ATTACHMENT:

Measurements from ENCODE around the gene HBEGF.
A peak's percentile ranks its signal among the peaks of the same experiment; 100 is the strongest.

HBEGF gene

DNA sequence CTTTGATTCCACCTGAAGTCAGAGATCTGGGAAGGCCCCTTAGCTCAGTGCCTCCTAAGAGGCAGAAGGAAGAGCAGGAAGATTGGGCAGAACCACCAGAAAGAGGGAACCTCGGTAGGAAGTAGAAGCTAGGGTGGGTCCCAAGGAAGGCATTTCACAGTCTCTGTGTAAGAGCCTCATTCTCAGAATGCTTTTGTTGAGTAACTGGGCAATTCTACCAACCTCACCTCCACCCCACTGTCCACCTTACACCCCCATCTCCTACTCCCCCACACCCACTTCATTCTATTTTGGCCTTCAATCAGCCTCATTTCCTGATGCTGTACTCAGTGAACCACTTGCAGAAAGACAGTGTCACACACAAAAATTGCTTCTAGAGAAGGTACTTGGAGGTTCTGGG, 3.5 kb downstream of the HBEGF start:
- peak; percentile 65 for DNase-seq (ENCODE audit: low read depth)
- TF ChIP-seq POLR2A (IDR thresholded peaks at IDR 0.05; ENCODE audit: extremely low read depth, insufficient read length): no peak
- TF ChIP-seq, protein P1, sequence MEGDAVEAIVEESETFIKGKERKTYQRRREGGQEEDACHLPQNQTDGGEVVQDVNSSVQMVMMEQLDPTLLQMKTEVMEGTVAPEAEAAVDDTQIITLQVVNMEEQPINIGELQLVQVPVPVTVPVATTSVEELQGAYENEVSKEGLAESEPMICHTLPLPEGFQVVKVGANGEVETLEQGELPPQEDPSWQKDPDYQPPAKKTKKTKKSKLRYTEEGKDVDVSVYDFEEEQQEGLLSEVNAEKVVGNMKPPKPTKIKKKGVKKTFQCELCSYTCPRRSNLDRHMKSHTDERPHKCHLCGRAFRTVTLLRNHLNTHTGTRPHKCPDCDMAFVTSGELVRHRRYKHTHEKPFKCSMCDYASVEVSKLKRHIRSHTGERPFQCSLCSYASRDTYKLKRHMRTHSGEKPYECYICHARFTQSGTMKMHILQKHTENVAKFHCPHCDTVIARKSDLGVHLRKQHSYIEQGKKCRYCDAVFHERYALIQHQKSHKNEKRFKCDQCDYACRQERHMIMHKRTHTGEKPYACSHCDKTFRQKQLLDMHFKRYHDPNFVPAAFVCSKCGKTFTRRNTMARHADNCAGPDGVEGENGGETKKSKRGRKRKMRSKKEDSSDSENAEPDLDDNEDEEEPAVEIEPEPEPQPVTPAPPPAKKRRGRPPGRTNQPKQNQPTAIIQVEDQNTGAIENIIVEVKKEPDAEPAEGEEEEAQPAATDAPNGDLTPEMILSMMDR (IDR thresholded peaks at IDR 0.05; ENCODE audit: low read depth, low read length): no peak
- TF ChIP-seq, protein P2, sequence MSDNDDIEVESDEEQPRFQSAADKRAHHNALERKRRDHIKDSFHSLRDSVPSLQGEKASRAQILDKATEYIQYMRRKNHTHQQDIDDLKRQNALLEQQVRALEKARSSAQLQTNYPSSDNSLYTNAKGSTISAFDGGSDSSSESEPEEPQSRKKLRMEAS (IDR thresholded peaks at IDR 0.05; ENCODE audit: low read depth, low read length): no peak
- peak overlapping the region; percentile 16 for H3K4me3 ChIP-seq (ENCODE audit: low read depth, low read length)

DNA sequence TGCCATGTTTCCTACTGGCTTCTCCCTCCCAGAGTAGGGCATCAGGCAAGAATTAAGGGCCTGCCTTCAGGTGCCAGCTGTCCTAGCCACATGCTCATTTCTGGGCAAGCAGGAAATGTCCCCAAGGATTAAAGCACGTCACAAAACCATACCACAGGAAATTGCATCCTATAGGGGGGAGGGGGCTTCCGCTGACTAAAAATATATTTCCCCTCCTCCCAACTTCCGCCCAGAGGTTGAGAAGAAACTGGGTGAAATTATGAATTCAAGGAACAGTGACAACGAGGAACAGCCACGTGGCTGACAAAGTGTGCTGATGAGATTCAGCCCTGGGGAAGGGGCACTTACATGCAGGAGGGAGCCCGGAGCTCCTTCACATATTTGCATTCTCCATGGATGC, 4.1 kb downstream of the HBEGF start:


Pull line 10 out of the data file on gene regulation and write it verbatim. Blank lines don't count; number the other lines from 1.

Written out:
DNA sequence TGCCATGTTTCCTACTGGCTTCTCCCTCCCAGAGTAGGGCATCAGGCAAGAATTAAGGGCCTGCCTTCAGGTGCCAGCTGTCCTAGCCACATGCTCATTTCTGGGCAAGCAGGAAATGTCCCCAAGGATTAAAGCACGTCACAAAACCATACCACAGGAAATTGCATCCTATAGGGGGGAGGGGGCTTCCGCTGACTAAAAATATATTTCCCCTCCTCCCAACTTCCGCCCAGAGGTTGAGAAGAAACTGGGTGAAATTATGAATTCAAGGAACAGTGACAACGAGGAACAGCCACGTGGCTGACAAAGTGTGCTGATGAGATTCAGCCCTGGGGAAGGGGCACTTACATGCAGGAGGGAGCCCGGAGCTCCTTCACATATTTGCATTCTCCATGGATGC, 4.1 kb downstream of the HBEGF start: